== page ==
Well-funded outside groups, local and national party officials and top Republican party operatives have rallied behind Tarrant County Tax-Assessor Ron Wright as the man to take his former boss’s seat in Congress.
Yet Wright, who spent more than a decade working for retiring GOP Rep. Joe Barton, has gone nearly $160,000 in campaign debt fending off other Republicans in the race.
His campaign launched mailers this week attacking fellow Republican Jake Ellzey, who is also competing for his party’s nomination the May 22 runoff.
Ellzey is a former Navy fighter pilot and political newcomer who won 22 percent in the March primary.
Wright took 45 percent in that race, nearly notching the nomination outright in the 11-way race.
He emptied his campaign account and then some in that contest — including $51,000 for mail ads, paid to GOP mega-firm Axiom Strategies.
“At any point in time in a campaign, depending on what has been done, you’ll have unpaid invoices,” Wright said of the debt in an interview with the Star-Telegram last week.
Ellzey raised more money than Wright in the first quarter of 2018, which ended March 31.
Wright has rapidly picked up the pace since then, nearly doubling Ellzey’s haul in the past month.
Barton hosted events for his former staffer both in the district and at a Republican social club blocks away from the Capitol in Washington in recent weeks.
Wright also got assistance from a well-heeled Washington conservative group, the Club for Growth, which directed $15,000 to his campaign in the last month.
Still, with two weeks to go before the runoff, Wright’s campaign account is roughly $110,000 short of what he’s already spent. His campaign’s financial disclosures show he’s spent money on polling, consultants and fundraising expenses.
The poll, conducted at the end of April, showed Wright leading Ellzey by double digits.
In these final weeks, though, Wright’s campaign is spending money to attack Ellzey.
Mailers from his campaign shared with the Star-Telegram this week say Ellzey opposes a border wall, and accuses him of “doubletalk” on illegal immigration. They also promote Wright as a champion of tough border security measures,
Ellzey’s campaign manager Cameron Cowger said in a statement that Ellzey supports a border wall and “opposes amnesty.”
Ellzey also owes his campaign about $5,000. His campaign is currently running television ads, while Wright’s is not.
In an interview at the Dove’s Nest in Waxahachie this month, Ellzey described the challenges of running as a first-time candidate for federal office.
His campaign parted ways with one of its top operatives shortly after the primary. That consultant, Brian Mayes, later said he would help Wright in the runoff.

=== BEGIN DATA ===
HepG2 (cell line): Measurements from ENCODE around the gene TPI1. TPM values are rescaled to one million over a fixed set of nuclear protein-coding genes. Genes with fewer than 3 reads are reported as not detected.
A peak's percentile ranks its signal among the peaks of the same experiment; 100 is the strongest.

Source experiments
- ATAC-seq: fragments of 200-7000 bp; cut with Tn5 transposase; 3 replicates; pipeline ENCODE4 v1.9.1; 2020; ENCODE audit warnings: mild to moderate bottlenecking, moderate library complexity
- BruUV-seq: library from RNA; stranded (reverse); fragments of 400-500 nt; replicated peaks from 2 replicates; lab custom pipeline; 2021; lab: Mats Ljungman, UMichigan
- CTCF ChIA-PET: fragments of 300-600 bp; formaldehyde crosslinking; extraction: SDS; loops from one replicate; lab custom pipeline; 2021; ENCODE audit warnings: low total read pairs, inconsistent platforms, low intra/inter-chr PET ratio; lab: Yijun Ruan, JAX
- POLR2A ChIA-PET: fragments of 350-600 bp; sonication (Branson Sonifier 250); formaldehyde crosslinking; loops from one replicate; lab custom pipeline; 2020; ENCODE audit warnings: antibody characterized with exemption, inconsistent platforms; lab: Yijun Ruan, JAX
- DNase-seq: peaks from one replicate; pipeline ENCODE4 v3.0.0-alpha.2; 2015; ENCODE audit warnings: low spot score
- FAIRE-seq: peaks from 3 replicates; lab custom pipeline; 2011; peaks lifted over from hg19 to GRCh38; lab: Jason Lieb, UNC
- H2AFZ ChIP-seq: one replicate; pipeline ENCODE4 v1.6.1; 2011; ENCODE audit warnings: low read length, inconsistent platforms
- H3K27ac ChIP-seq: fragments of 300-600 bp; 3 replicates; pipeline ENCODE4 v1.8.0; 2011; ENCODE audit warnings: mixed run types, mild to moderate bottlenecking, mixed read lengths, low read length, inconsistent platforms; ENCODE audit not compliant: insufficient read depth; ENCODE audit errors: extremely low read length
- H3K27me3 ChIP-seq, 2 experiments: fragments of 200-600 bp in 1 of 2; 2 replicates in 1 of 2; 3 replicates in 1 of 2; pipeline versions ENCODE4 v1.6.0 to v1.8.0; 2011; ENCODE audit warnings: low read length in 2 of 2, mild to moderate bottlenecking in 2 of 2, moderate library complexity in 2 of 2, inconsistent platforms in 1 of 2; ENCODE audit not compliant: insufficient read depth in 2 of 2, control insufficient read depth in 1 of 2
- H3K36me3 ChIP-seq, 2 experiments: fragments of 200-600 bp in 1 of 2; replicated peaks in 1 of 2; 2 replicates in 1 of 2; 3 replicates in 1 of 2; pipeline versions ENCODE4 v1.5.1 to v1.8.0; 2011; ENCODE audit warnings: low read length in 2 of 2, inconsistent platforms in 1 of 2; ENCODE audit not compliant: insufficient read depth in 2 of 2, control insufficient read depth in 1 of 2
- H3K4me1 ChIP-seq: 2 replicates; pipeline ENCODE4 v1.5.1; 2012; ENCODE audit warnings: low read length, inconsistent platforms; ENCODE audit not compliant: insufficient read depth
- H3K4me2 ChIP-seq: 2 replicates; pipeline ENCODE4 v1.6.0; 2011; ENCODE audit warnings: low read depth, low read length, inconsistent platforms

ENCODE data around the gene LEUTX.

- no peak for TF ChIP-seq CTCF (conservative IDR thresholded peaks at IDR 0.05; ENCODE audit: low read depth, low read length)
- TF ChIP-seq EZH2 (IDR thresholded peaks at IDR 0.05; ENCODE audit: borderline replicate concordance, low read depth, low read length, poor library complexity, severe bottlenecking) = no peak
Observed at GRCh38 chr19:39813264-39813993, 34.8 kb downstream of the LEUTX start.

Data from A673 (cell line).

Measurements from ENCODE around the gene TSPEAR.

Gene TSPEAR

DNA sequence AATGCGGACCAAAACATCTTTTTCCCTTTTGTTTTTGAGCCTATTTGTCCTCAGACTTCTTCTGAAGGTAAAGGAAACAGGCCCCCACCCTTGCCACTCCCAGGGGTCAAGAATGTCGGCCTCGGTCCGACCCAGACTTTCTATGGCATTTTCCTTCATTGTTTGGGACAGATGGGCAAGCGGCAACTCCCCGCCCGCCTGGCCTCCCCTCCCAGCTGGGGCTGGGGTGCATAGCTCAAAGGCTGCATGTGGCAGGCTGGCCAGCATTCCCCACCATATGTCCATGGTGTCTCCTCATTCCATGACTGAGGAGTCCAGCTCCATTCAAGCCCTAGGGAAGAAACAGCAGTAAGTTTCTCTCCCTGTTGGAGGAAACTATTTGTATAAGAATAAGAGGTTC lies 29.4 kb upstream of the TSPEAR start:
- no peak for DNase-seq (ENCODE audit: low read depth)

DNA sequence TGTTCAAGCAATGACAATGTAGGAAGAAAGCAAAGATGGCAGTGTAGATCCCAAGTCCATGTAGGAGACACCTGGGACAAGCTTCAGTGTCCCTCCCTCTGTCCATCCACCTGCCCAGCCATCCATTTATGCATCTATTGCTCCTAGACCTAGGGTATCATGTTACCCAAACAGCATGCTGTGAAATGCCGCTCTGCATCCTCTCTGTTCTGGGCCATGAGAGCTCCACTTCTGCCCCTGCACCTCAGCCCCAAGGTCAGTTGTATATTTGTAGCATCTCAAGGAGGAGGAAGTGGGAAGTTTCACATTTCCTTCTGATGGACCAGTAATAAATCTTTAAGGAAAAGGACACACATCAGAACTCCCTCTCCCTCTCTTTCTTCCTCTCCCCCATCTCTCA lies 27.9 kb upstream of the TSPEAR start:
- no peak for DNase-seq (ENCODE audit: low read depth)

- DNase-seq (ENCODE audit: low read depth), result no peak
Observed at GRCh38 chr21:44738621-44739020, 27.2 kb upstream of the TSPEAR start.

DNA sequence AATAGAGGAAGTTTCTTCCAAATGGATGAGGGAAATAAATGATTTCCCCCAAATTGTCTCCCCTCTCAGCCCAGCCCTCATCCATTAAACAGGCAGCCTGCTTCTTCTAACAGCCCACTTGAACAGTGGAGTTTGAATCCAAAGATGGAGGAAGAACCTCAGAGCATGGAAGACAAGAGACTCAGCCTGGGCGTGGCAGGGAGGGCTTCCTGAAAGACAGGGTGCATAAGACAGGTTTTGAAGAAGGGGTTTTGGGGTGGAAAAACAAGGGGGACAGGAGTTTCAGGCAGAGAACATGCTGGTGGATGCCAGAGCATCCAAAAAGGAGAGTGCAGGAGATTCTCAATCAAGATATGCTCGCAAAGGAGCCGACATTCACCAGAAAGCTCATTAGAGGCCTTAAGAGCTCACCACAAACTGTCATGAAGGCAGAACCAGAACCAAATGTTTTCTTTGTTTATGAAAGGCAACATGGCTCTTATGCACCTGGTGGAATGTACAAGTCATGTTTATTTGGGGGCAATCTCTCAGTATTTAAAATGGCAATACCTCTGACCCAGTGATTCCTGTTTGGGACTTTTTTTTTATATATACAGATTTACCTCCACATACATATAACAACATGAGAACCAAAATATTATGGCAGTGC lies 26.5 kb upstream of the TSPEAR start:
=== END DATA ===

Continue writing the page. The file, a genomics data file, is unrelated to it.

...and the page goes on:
Before Barton had announced his plans to retire in November, Ellzey said Tarrant County GOP Chairman Tim O’Hare cautioned him that Wright would also be running for the seat, and would have significant support from Tarrant County’s elected officials. O’Hare confirmed that account to the Star-Telegram Friday.
Ellzey reported about $15,000 in the bank as of May 2. He told the Star-Telegram his campaign would not take on additional debt.
Republicans expect to hold the seat with either candidate. President Donald Trump carried the district by 12 percentage points in 2016.shut up!"
Democrats will choose between two candidates, Ruby Faye Woolridge and Jana Lynne Sanchez, in this month's runoff. Sanchez bested both Republican candidates in fundraising earlier this year.
Ellzey ran unsuccessfully for a state House seat in 2014. He has the backing of former Gov. Rick Perry, who made a radio ad for the campaign.
Ellzey traveled this month to Miami with three other candidates who are veterans. His donor list includes Dallas investor Doug Deason, a major contributor to the Koch network.
Wright, a veteran of North Texas politics, touts a long list of elected officials backing his campaign, including Texas Sen. Ted Cruz and state Sen. Konni Burton.
Wright's campaign is run being run by strategists at Axiom Strategies, a firm led by Cruz's presidential campaign manager Jeff Roe. He also uses Cruz's pollster, WPA Intelligence.
Before working for Barton, Wright served as an Arlington City Council member and mayor pro-tem, non-partisan roles.
This month his congressional campaign received the maximum allowed donation from Texas oil billionaire Farris Wilks, whose group Empower Texans spent big against moderate Republicans in the state legislature this year.